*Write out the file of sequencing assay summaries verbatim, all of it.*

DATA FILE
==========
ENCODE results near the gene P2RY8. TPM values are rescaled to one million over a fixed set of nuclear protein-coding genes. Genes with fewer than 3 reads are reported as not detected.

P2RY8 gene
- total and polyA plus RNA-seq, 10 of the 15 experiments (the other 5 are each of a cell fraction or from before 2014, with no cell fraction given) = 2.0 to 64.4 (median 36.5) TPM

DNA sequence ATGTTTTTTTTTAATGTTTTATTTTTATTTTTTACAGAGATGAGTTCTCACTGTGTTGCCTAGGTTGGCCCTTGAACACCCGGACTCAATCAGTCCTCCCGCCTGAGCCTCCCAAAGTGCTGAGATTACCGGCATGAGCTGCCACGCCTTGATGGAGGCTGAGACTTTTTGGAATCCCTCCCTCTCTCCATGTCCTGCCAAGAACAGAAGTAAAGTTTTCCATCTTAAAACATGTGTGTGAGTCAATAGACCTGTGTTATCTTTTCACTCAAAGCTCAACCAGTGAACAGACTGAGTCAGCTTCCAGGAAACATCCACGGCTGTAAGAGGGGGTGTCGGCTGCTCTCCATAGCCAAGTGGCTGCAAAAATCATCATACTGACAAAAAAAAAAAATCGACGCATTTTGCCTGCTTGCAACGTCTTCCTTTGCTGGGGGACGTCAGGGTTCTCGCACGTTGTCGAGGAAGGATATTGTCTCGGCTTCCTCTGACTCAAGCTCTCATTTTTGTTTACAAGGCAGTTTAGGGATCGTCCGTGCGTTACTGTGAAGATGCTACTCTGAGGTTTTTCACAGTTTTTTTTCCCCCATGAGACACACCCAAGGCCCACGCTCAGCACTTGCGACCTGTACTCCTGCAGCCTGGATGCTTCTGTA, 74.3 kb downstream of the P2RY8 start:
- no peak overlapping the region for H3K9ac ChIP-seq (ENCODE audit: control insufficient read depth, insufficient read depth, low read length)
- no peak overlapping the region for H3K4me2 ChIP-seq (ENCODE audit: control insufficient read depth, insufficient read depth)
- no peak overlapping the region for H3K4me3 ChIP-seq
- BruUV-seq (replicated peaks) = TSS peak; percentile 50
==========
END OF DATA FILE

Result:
ENCODE results near the gene P2RY8. TPM values are rescaled to one million over a fixed set of nuclear protein-coding genes. Genes with fewer than 3 reads are reported as not detected.

P2RY8 gene
- total and polyA plus RNA-seq, 10 of the 15 experiments (the other 5 are each of a cell fraction or from before 2014, with no cell fraction given) = 2.0 to 64.4 (median 36.5) TPM

DNA sequence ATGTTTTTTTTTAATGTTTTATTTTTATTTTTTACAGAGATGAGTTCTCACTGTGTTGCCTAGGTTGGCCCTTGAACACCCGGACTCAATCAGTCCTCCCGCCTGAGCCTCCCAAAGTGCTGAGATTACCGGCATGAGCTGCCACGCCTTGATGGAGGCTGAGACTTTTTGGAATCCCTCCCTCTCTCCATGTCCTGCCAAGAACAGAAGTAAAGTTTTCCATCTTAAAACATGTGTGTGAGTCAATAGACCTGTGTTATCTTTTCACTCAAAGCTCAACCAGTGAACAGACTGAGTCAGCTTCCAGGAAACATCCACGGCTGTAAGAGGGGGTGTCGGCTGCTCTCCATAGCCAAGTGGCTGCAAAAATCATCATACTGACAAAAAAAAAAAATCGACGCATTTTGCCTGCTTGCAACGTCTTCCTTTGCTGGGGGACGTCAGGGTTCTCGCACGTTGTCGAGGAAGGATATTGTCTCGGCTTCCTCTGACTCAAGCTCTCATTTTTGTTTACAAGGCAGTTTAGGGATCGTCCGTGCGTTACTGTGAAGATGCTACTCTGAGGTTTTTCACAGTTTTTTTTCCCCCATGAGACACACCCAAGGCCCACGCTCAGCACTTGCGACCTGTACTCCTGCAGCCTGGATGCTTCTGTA, 74.3 kb downstream of the P2RY8 start:
- no peak overlapping the region for H3K9ac ChIP-seq (ENCODE audit: control insufficient read depth, insufficient read depth, low read length)
- no peak overlapping the region for H3K4me2 ChIP-seq (ENCODE audit: control insufficient read depth, insufficient read depth)
- no peak overlapping the region for H3K4me3 ChIP-seq
- BruUV-seq (replicated peaks) = TSS peak; percentile 50